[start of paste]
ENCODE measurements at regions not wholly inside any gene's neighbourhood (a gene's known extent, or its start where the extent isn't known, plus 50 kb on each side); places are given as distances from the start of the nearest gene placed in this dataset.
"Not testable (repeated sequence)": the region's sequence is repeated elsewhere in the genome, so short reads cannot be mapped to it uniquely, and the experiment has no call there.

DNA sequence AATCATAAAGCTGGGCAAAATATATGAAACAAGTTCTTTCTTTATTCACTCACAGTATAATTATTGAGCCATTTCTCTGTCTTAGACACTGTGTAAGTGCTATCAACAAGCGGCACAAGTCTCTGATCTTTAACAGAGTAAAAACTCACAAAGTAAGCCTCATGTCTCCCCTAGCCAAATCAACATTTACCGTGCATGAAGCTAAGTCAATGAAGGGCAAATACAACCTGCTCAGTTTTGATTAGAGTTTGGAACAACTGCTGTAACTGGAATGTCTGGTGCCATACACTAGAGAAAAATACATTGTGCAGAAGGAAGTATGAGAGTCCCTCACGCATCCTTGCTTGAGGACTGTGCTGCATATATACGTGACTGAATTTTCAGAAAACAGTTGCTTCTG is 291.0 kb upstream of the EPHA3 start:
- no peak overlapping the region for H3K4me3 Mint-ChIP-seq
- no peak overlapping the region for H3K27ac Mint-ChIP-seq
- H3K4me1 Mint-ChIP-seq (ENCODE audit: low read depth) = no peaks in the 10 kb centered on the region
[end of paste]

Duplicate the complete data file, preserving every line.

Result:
ENCODE measurements at regions not wholly inside any gene's neighbourhood (a gene's known extent, or its start where the extent isn't known, plus 50 kb on each side); places are given as distances from the start of the nearest gene placed in this dataset.
"Not testable (repeated sequence)": the region's sequence is repeated elsewhere in the genome, so short reads cannot be mapped to it uniquely, and the experiment has no call there.

DNA sequence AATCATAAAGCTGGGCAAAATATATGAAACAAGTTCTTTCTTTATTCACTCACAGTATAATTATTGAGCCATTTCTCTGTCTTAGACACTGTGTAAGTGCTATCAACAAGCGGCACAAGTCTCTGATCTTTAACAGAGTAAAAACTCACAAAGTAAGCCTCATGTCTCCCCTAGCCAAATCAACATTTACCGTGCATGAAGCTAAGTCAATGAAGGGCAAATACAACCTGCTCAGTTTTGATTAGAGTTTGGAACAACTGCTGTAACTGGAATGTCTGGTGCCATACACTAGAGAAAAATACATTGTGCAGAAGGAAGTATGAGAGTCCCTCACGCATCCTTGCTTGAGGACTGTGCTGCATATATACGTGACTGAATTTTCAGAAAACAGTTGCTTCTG is 291.0 kb upstream of the EPHA3 start:
- no peak overlapping the region for H3K4me3 Mint-ChIP-seq
- no peak overlapping the region for H3K27ac Mint-ChIP-seq
- H3K4me1 Mint-ChIP-seq (ENCODE audit: low read depth) = no peaks in the 10 kb centered on the region